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Size-biased foraging behaviour in feral cattle

AuthorsLazo, Alfonso; Soriguer, Ramón C.
Issue Date1993
CitationApplied Animal Behaviour Science 36: 99- 110 (1993)
AbstractThe foraging behaviour of a feral cattle population in southwest Spain was studied. Descriptive variables of intake behaviour (i.e. bite rate, step rate and bite/step ratio) were influenced both by extrinsic factors (food abundance and type of plant community) and by an intrinsic factor (individual body size). The type of plant community decisively influenced the grazing behaviour of animals. Food abundance affected the foraging behaviour, but was not independent from the type of plant community. Body size influenced the foraging behaviour depending on the level of food availability. Small and medium-sized animals (juveniles, sub-adults and adult females) were more selective in their diet than larger animals (adult males) and changed their foraging behaviour according to the level of food abundance in order to maintain intakes of preferred food. Differences in foraging behaviour among size classes could be related to the sexual segregation between adult males and females out of the rutting period. © 1993.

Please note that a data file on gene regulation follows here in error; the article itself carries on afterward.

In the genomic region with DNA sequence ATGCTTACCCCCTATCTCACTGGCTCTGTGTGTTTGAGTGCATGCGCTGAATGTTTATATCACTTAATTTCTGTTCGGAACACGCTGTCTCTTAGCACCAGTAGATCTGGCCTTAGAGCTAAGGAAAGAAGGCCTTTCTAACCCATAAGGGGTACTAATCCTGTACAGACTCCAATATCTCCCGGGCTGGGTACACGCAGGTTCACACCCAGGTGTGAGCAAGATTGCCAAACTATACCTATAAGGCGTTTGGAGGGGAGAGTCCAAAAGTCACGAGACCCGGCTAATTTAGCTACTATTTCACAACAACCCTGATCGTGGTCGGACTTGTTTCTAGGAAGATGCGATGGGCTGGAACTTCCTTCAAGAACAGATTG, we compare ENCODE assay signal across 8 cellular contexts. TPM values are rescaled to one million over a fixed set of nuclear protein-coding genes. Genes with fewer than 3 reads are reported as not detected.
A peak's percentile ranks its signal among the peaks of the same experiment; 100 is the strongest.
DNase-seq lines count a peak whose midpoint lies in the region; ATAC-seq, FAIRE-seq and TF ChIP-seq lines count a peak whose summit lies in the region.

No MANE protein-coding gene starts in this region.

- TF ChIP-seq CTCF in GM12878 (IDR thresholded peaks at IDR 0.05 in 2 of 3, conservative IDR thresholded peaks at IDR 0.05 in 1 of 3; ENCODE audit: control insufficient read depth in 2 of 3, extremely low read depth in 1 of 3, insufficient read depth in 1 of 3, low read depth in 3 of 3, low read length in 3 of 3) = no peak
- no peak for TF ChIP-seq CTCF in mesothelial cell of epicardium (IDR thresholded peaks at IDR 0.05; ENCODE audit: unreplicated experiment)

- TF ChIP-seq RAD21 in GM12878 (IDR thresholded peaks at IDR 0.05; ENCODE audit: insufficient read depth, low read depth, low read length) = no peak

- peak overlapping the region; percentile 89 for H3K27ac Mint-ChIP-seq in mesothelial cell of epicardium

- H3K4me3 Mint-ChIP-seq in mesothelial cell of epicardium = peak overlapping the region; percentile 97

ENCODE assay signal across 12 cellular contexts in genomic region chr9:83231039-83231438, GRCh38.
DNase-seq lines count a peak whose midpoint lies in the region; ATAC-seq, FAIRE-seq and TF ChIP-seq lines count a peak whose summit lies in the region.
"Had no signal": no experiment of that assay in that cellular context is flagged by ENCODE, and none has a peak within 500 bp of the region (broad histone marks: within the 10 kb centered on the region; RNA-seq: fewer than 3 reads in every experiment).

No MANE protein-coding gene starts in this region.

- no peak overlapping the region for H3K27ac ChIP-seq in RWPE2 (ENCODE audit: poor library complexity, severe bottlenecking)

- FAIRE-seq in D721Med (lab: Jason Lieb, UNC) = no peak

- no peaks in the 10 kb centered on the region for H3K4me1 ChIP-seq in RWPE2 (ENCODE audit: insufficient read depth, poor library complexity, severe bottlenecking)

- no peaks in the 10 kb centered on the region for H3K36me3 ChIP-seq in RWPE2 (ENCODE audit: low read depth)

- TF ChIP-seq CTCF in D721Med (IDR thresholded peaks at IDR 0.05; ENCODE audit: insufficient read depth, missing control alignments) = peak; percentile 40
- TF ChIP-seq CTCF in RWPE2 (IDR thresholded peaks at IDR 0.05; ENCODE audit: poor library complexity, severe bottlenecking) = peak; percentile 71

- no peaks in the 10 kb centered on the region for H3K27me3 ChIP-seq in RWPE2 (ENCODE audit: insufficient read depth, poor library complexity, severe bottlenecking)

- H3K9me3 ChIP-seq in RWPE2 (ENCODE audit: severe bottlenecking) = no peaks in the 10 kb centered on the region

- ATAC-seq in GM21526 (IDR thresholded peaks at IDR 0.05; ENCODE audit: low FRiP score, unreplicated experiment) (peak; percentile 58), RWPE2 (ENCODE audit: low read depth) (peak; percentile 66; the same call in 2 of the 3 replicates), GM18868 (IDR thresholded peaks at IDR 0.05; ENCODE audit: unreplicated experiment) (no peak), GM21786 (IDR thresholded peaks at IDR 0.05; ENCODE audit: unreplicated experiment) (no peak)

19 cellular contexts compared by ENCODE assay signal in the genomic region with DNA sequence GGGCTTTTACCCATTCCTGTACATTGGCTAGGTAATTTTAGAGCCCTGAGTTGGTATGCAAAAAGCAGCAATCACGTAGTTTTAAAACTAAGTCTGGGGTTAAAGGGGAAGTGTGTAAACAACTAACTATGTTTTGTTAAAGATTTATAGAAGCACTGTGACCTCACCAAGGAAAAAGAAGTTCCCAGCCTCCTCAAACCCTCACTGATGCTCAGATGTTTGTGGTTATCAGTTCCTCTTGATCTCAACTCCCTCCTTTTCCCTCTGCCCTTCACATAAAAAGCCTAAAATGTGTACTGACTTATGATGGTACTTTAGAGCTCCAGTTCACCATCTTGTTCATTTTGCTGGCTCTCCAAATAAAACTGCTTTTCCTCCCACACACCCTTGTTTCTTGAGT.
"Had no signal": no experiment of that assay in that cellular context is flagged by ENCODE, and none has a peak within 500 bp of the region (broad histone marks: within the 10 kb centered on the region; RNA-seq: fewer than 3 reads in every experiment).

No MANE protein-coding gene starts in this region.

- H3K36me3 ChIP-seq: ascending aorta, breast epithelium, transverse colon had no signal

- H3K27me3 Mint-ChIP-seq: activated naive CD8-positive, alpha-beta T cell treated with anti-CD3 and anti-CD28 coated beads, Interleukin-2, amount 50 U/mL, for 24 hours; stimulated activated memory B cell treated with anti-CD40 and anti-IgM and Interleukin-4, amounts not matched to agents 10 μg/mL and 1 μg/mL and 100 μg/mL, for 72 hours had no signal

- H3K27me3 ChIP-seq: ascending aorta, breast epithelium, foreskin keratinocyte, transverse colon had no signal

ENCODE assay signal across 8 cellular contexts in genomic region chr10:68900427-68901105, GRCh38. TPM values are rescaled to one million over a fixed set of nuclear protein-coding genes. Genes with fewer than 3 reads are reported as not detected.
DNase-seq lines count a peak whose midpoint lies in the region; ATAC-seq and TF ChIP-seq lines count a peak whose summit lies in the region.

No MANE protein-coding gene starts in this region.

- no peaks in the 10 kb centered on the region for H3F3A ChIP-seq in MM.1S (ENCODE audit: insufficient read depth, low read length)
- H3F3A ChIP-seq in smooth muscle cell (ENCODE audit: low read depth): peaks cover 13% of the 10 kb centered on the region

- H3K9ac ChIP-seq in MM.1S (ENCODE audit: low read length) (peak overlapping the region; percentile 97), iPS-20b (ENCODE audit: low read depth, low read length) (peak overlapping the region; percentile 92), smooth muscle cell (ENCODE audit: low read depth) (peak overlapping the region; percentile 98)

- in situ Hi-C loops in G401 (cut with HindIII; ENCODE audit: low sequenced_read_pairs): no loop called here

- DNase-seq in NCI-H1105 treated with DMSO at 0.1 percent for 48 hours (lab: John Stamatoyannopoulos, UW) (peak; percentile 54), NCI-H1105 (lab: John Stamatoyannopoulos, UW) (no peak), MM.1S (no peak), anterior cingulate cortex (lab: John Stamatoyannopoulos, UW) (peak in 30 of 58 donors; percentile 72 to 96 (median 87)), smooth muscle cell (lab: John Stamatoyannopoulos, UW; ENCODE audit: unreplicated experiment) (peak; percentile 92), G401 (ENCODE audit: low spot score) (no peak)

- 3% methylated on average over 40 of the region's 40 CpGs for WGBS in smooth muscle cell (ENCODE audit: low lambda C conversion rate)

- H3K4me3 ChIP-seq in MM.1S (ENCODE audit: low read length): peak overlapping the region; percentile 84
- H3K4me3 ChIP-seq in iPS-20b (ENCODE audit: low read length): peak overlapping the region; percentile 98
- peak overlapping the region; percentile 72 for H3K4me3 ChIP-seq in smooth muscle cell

Identifiersdoi: 10.1016/0168-1591(93)90002-7
issn: 0168-1591
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